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A guide to building 'Star Wars' model kits

You can build Bandai Star Wars model kits to rival the movie and TV filming miniatures

Star Wars has become perhaps the most popular and well-known entertainment and pop-culture franchise in history starting with George Lucas’ movies in the late 1970s and early ’80s and spawning more movies, TV shows, and toys and other merchandise, including scale model kits.

Various companies have produced Star Wars model kits over the decades since the first movies, including brands like MPC, AMT, Revell, FineMolds, and Bandai. If you’re building your first Star Wars model kit or you’re an old hand, Bandai kits are a good choice. Well known for its Gundam and other pop-culture plastic model kits, Bandai Star Wars model kits show a great attention to detail, excellent engineering, and easy assembly.
Star Wars model kits come in a variety of scales, just like model aircraft, including 1/72, 1/48, and 1/144. Kits of the large capital ships run to scales like 1/5000 or even 1/14500. At the other end of the spectrum, Bandai produces 1/12 scale model figures of Star Wars characters. Pick what interests you, but we’ll concentrate on vehicles for this story and choose the Bandai 1/72 scale B-wing for our subject.
Building any Star Wars model kit, whether it’s snap-fit or a complex kit that requires glue, you will need a hobby knife with a No. 11 blade and a pair of side cutters (also known as nippers). Other tools you may want to invest in include:

• a pack of sanding sticks of various grits
• liquid cement (helpful even on snap-fit kits)
• replacement No. 11 blades
• fine-tipped tweezers
• a couple of good-quality paintbrushes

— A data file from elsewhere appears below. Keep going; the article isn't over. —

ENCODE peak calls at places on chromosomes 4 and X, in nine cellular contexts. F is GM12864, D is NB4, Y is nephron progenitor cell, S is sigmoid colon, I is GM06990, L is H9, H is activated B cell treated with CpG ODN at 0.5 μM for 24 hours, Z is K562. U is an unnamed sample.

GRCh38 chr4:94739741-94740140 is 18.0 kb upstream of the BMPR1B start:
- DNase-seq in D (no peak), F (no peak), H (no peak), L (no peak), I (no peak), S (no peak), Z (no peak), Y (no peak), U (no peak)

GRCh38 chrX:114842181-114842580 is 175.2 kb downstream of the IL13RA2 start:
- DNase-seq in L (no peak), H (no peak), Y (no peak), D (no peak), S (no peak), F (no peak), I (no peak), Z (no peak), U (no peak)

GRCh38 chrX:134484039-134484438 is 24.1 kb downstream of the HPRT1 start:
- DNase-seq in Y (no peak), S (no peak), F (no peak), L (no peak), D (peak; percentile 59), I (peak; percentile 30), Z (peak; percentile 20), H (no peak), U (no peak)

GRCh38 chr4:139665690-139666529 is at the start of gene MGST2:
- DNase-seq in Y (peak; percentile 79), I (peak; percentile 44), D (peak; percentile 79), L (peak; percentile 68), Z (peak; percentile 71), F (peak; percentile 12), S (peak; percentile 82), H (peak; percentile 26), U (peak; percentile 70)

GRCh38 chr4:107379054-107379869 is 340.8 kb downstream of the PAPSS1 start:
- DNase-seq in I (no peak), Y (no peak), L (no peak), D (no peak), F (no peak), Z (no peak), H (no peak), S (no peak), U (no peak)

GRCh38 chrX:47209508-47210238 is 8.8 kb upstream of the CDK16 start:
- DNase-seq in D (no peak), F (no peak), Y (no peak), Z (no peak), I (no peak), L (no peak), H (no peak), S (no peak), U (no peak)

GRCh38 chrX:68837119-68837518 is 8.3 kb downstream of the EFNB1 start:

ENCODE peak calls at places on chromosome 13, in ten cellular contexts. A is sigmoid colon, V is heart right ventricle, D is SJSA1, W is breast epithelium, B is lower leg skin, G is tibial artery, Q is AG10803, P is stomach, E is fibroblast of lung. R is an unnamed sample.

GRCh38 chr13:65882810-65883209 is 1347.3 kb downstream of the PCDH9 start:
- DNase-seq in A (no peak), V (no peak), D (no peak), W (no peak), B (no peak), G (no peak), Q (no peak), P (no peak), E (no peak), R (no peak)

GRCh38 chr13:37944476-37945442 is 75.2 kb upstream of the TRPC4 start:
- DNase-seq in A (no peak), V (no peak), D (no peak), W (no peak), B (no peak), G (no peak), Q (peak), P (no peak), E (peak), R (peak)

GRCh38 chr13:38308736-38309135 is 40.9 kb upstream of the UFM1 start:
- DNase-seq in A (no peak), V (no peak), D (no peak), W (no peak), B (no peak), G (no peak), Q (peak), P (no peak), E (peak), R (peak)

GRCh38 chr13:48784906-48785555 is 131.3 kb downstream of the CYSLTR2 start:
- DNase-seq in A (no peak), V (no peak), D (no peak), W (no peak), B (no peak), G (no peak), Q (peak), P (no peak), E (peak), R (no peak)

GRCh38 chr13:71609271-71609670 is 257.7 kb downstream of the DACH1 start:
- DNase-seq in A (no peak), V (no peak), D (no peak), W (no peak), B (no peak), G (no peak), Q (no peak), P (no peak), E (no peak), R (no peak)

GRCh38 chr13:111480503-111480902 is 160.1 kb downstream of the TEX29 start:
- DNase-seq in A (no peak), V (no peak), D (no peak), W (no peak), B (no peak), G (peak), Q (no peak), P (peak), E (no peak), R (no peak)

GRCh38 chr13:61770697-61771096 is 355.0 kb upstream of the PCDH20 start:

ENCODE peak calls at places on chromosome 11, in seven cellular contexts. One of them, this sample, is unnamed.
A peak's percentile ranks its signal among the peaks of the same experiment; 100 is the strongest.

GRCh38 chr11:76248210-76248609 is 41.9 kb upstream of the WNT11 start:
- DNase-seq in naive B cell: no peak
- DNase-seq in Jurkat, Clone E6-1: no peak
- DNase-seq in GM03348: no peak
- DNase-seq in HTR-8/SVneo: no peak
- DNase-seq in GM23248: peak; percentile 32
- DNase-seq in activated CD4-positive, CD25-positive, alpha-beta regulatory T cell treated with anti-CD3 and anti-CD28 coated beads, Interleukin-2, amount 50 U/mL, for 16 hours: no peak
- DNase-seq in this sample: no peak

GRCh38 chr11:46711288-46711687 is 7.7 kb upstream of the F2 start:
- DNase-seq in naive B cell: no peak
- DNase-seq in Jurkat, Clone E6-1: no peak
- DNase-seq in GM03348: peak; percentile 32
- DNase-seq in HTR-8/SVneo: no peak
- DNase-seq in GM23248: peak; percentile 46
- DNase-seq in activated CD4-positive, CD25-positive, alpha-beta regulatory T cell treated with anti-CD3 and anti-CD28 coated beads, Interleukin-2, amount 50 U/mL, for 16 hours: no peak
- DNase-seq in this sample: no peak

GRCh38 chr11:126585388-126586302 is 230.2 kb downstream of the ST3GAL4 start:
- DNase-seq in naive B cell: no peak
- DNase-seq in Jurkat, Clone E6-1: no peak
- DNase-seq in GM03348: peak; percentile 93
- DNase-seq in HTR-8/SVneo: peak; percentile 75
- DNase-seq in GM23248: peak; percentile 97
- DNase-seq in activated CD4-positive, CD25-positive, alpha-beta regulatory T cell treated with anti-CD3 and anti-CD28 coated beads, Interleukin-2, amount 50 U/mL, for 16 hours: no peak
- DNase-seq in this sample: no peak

Bandai Star Wars model kits like the B-wing come with an instruction manual, stickers, waterslide decals, and even a stand. The frames that hold the kit parts are variously called parts trees, sprues, or runners. The parts come molded in color so a beginner can build it without needing to paint it—but it will look better finished.
Star Wars model kits come with detailed instructions. Bandai prints some of the most concise and easy-to-follow instructions in the hobby. No matter the model or maker, make sure to read the instructions carefully to ensure you do not miss a step or orient a part incorrectly. To be safe, only cut off the parts from the runners you need for the assembly of the section you’re working on.
When removing parts from runners in Star Wars model kits, cut through the sprue gate (the tiny area that attaches the part to the runner) a few millimeters away from the part. This avoids creating stress marks in the plastic part or accidentally gouging the part.
With the Star Wars model kit part free from the tree, trim the sprue gate down a little at a time to avoid creating stress marks. When there’s just a little bit of sprue left, you’ll move to your hobby knife.
Find a comfortable way of holding your hobby knife and slowly shave away the last of the sprue until it is gone. Remember, your knife blade is sharp, so take it slow and be careful not to cut yourself, shaving off a little bit at as time. Be patient. Building model kits is not a race.
With the parts cleaned up, it’s time to assemble. Some model kits have similar parts, so be sure to read the instructions carefully to avoid going back and disassembling something because you’ve forgotten a part. Follow the instructions until you’ve completed building!
If you’re happy with your Star Wars model kit as is, great! But, if you want to go further, you can paint. First, you’ll want to disassemble your model and group them by color; you don’t have to strip it down to each individual part, but manageable subassemblies works.
Soak the model kit parts in warm water with some liquid dish soap. This will remove any dirt and oil from your hands, allowing the primer to adhere better. Let the parts dry thoroughly.
Alligator clips with handles and a cat scratchboard or foam slab are useful for holding model parts for painting but are not absolutely necessary. Be careful where you set down freshly painted parts so you don’t mar your paint job.
Spray paint can be an easy entry into painting Star Wars model kits, especially for beginners. But an airbrush allows you to do finer detail work. I’m using a Harder & Steenbeck Infinity CR Plus with a .2mm nozzle at 30 psi.